It’s official: we’re going to be confined to our homes until the end of June. On April 2, the NSW Police Commissioner confirmed what we thought was likely coming: months of strict self-isolation. And while we’re only allowed to leave the house to do a little exercise, shop for groceries and go to work or school, that doesn’t mean there’s nothing to do. Maybe it’s not a luxurious long lunch at your fave restaurant or a festival with friends, but there are stacks of things you can do to keep your mind and body active. Here are Broadsheet’s picks for April.

Firstly, keep the endorphins and blood pumping
Lots of gyms and studios are now offering virtual classes so you can continue to get your sweat on. We have a live list here that we’re regularly updating – options include Pilates, yoga, strength training, ’80s-style aerobics and high-intensity interval training. Most classes require nothing more than an online connection.

We’re also loving the new virtual classes from Sydney Dance Company (SDC). Broadsheet arts writer Jane Albert took one of its classical ballet classes last week and said not only was it super fun and she got to learn from talented Italian SDC dancer Jacopo Grabar, but it was a decent workout. There are 45 digital classes a week in real time, from hip-hop to jazz to contemporary to stretch, with more to come. It’s particularly great if you’ve wanted to do a class but have felt embarrassed or shy. All you need is a mobile device (you can even turn off the camera) and an area of clear floor space. Classes are $12 (or $28 for an unlimited weekly pass).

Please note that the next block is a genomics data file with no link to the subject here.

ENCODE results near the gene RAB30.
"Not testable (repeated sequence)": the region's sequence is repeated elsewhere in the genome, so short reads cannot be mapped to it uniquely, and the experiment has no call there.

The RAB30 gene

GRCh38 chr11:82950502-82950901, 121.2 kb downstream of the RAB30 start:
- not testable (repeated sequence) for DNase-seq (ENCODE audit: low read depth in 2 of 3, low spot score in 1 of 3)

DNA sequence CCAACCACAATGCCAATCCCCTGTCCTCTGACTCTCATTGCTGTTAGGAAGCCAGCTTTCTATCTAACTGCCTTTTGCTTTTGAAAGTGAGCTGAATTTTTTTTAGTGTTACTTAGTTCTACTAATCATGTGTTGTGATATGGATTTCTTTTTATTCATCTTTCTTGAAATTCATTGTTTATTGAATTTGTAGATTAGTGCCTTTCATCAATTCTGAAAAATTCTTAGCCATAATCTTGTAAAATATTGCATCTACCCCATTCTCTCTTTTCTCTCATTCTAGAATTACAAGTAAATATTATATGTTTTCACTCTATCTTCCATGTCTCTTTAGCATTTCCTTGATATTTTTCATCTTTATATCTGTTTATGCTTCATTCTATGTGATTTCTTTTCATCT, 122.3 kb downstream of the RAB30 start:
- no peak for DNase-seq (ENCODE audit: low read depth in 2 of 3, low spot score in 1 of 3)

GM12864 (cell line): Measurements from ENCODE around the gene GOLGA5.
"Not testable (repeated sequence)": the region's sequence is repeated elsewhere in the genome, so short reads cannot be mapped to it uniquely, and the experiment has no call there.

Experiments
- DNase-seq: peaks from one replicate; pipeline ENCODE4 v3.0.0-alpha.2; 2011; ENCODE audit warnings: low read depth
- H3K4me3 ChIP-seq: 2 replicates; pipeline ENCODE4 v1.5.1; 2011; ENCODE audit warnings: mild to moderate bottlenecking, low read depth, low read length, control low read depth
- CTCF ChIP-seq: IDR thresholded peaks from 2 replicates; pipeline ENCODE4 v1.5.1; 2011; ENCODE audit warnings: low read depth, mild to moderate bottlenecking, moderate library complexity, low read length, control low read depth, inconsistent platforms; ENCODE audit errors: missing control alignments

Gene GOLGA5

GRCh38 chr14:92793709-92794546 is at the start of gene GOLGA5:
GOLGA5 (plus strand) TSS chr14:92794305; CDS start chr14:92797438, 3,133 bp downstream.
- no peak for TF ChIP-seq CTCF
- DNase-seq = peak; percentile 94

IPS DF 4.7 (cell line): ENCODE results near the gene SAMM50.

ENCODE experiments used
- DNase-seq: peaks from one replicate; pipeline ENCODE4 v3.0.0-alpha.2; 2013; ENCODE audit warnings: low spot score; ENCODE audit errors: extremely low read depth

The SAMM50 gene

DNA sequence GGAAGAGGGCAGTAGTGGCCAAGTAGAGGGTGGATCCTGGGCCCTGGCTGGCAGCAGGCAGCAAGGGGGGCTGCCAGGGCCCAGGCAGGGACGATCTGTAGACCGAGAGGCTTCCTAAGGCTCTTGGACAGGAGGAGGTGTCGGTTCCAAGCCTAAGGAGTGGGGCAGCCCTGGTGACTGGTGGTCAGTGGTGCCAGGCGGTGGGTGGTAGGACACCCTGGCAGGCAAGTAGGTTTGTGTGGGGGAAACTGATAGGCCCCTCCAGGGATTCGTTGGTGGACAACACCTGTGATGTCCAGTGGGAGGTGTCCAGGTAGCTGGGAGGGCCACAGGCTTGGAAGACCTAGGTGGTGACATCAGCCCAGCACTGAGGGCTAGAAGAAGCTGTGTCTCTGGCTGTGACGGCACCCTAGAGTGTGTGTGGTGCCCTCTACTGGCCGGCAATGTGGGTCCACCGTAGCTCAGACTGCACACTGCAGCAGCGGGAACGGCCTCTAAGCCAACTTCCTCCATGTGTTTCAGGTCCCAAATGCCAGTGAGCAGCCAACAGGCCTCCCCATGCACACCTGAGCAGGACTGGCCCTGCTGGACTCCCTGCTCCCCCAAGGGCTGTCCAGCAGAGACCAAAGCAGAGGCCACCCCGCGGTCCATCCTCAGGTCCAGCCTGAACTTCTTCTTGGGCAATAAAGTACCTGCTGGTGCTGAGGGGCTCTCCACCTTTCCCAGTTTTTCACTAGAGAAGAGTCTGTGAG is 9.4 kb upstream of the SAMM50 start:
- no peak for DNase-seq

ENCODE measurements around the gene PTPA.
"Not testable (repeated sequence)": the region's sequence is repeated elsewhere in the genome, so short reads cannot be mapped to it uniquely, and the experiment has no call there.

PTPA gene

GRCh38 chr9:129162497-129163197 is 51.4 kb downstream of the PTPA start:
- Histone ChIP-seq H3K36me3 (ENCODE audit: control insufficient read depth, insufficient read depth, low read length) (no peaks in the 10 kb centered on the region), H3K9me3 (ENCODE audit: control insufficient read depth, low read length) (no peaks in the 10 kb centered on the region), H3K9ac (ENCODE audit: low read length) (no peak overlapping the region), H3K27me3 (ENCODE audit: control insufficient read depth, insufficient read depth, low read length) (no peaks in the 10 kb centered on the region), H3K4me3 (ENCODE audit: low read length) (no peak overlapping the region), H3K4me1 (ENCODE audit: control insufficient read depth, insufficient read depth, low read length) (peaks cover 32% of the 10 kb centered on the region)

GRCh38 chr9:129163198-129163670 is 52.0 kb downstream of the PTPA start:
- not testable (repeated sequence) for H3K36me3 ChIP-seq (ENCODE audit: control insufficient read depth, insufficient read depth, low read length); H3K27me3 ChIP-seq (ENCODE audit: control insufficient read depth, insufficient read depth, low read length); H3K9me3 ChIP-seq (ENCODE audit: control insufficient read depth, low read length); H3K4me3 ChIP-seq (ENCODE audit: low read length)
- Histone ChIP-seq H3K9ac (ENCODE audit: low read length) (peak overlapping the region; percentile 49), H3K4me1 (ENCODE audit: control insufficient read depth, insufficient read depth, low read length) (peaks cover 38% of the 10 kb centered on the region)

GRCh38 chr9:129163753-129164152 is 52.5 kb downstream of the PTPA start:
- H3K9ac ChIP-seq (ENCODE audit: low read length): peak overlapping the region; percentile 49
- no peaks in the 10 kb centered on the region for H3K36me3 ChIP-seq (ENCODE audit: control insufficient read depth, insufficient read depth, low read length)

What you should be eating
Work your way through our perpetually expanding live list of Sydney restaurants, cafes and bars now offering takeaway and delivery. At the moment we’re into Ho Jiak’s “survival menu”, which features the Malaysian restaurant’s dishes for just $10 (including nasi goreng, laksa and nasi lemak). CBD bar PS40 has released a “Stay Safe Soda” range free of sugar and preservatives, while Potts Point bar The Roosevelt is now making its signature drinks in vacuumed cocktail packs. And Bondi favourite Totti’s is selling its famous puffy bread for you to eat at home.

There’s also a stack of fantastic ideas here: CBD bar Prince of York is selling everything you need for a (solo) party (including food, booze and tunes); Din Tai Fung is selling dumpling packs to steam at home; and Continental deli is churning out canned goods and cocktails (including the Quarantinny). If you’re vegan or gluten-free, you might find this list helpful.

Learn to cook
The world’s most famous chefs are just like us: stuck at home. Jamie Oliver and Massimo Bottura are using their spare time to teach us how to cook. If you’re after some inspiration from local chefs, Mr Wong’s Dan Hong is making dishes for his 70,000 or so Instagram followers, including these crispy gyoza. Mitch Orr, from Italian eatery Cicciabella, is doing step-by-step pasta dishes. And everyone’s favourite Aussie cook, Maggie Beer, is about to start her online Cooking With Maggie videos. Plus, this 84-year-old nonna is live-streaming pasta classes on Saturdays and Sundays from a town just outside Rome.